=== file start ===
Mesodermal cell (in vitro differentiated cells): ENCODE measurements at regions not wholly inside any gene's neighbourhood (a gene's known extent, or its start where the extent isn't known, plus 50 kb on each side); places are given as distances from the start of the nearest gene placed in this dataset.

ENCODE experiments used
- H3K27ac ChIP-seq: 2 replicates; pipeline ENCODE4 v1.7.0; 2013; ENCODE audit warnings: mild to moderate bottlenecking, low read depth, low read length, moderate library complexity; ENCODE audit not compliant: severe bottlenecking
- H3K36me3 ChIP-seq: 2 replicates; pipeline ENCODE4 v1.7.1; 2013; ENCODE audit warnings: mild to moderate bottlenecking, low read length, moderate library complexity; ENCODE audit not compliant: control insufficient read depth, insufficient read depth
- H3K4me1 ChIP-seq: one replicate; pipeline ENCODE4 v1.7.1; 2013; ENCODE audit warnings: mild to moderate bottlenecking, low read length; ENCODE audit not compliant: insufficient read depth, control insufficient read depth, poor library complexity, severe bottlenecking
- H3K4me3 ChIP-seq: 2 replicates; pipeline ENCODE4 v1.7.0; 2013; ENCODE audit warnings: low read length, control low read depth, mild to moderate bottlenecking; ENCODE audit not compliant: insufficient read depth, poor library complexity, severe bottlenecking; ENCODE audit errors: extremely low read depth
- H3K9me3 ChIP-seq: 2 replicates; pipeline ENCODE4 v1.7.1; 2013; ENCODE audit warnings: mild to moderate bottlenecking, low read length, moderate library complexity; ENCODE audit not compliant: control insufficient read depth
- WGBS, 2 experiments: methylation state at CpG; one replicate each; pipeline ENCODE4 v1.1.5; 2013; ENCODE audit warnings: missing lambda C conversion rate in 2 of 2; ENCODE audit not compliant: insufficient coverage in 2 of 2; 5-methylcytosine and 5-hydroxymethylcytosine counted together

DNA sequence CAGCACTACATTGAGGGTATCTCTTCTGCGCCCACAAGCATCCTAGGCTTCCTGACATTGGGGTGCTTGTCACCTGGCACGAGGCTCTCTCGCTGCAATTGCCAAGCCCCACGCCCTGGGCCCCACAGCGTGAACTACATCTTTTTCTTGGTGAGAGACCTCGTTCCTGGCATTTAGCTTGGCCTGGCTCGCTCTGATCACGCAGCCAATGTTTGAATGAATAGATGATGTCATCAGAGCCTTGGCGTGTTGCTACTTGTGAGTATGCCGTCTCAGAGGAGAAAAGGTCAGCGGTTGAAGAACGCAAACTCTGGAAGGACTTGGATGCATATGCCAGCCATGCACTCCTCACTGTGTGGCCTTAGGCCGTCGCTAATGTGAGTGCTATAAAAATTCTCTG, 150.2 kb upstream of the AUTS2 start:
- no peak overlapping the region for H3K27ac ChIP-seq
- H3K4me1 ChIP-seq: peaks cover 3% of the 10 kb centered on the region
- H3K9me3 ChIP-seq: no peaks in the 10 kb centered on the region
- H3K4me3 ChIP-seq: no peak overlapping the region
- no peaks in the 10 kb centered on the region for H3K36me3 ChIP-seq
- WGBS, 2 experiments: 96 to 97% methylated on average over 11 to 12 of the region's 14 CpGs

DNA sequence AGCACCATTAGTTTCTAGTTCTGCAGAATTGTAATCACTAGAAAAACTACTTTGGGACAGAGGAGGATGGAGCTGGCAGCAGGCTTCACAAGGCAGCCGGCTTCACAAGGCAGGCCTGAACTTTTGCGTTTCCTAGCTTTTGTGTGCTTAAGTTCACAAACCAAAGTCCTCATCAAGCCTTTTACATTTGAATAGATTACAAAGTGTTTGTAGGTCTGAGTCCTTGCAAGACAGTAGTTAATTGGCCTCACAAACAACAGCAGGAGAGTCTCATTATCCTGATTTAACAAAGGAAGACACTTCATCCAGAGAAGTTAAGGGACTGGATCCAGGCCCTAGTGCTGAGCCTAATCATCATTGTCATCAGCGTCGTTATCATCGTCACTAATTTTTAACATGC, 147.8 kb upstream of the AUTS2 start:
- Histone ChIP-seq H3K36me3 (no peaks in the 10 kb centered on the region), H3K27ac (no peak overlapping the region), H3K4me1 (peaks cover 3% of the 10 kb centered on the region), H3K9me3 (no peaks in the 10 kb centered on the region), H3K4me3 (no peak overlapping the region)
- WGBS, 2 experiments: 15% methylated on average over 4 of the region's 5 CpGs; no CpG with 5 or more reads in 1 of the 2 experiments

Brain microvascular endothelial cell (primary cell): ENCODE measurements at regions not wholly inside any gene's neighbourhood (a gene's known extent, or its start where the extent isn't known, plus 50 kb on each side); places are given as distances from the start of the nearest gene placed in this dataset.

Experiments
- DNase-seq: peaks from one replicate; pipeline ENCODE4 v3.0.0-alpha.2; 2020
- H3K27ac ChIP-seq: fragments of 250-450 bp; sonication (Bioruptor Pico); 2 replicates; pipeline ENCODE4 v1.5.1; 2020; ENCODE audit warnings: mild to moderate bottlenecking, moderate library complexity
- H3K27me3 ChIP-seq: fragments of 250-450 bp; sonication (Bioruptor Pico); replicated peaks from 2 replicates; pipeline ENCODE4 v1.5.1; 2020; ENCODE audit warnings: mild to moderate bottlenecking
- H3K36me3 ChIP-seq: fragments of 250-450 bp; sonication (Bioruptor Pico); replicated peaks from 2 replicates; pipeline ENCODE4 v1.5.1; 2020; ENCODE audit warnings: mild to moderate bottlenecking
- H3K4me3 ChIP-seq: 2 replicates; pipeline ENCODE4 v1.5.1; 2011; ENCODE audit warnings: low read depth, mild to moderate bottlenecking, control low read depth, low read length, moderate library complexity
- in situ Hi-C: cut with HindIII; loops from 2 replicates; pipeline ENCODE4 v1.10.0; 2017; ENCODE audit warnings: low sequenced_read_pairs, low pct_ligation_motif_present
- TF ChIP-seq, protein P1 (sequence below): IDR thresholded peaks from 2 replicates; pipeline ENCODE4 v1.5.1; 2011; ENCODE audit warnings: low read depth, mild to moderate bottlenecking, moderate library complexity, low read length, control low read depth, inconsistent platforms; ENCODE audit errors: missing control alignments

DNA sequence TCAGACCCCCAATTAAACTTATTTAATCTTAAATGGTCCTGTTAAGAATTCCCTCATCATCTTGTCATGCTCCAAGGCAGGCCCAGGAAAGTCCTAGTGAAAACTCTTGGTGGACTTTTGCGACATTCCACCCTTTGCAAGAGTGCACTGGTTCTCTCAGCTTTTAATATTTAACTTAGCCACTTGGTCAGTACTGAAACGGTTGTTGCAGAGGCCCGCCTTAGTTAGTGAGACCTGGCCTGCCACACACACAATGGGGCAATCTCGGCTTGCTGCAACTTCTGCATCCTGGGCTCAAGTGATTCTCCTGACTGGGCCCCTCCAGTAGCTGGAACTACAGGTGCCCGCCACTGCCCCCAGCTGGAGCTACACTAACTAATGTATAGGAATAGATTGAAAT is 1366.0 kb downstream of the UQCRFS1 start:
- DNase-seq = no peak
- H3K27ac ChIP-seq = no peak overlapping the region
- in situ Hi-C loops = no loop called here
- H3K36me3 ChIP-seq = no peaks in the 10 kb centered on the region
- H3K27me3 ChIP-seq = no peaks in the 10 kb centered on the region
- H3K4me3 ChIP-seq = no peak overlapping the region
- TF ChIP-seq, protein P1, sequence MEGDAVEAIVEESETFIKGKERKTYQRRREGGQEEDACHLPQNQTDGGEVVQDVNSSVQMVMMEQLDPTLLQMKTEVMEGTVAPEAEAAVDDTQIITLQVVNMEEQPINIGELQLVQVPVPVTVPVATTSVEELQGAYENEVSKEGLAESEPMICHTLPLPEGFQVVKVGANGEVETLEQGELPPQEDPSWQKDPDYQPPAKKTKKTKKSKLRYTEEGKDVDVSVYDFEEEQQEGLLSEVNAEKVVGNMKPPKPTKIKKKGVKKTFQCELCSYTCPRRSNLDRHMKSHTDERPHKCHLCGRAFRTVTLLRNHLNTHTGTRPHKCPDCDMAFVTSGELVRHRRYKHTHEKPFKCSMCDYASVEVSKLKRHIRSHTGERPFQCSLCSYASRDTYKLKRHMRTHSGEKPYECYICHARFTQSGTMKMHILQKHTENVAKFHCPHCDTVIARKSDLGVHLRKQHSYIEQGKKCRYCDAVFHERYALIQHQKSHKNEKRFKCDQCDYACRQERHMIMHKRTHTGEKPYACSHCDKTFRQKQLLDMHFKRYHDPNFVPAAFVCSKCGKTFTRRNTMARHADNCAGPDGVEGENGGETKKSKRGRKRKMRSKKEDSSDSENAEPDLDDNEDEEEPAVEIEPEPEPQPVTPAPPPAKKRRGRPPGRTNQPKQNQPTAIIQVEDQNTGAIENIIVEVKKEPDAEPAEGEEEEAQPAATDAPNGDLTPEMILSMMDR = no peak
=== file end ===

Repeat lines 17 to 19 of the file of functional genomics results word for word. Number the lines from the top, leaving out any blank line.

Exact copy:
- Histone ChIP-seq H3K36me3 (no peaks in the 10 kb centered on the region), H3K27ac (no peak overlapping the region), H3K4me1 (peaks cover 3% of the 10 kb centered on the region), H3K9me3 (no peaks in the 10 kb centered on the region), H3K4me3 (no peak overlapping the region)
- WGBS, 2 experiments: 15% methylated on average over 4 of the region's 5 CpGs; no CpG with 5 or more reads in 1 of the 2 experiments

Brain microvascular endothelial cell (primary cell): ENCODE measurements at regions not wholly inside any gene's neighbourhood (a gene's known extent, or its start where the extent isn't known, plus 50 kb on each side); places are given as distances from the start of the nearest gene placed in this dataset.